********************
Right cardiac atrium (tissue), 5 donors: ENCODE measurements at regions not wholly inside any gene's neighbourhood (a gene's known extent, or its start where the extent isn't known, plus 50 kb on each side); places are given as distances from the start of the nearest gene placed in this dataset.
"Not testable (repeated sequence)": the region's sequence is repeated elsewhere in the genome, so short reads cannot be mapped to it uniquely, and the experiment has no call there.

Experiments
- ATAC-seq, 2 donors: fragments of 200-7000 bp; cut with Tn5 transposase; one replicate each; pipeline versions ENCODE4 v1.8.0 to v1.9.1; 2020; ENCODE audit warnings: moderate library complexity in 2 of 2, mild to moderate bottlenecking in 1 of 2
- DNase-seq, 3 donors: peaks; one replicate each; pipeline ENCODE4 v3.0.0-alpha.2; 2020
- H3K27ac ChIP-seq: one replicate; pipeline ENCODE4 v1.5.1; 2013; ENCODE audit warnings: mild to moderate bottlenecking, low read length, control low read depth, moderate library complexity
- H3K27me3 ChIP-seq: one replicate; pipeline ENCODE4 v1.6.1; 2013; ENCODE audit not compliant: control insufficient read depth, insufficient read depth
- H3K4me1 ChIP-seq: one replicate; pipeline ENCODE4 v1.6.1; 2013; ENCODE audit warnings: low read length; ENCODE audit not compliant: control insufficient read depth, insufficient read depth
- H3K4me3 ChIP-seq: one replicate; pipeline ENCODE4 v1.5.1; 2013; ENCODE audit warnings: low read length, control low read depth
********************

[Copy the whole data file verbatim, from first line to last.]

Right cardiac atrium (tissue), 5 donors: ENCODE measurements at regions not wholly inside any gene's neighbourhood (a gene's known extent, or its start where the extent isn't known, plus 50 kb on each side); places are given as distances from the start of the nearest gene placed in this dataset.
"Not testable (repeated sequence)": the region's sequence is repeated elsewhere in the genome, so short reads cannot be mapped to it uniquely, and the experiment has no call there.

Experiments
- ATAC-seq, 2 donors: fragments of 200-7000 bp; cut with Tn5 transposase; one replicate each; pipeline versions ENCODE4 v1.8.0 to v1.9.1; 2020; ENCODE audit warnings: moderate library complexity in 2 of 2, mild to moderate bottlenecking in 1 of 2
- DNase-seq, 3 donors: peaks; one replicate each; pipeline ENCODE4 v3.0.0-alpha.2; 2020
- H3K27ac ChIP-seq: one replicate; pipeline ENCODE4 v1.5.1; 2013; ENCODE audit warnings: mild to moderate bottlenecking, low read length, control low read depth, moderate library complexity
- H3K27me3 ChIP-seq: one replicate; pipeline ENCODE4 v1.6.1; 2013; ENCODE audit not compliant: control insufficient read depth, insufficient read depth
- H3K4me1 ChIP-seq: one replicate; pipeline ENCODE4 v1.6.1; 2013; ENCODE audit warnings: low read length; ENCODE audit not compliant: control insufficient read depth, insufficient read depth
- H3K4me3 ChIP-seq: one replicate; pipeline ENCODE4 v1.5.1; 2013; ENCODE audit warnings: low read length, control low read depth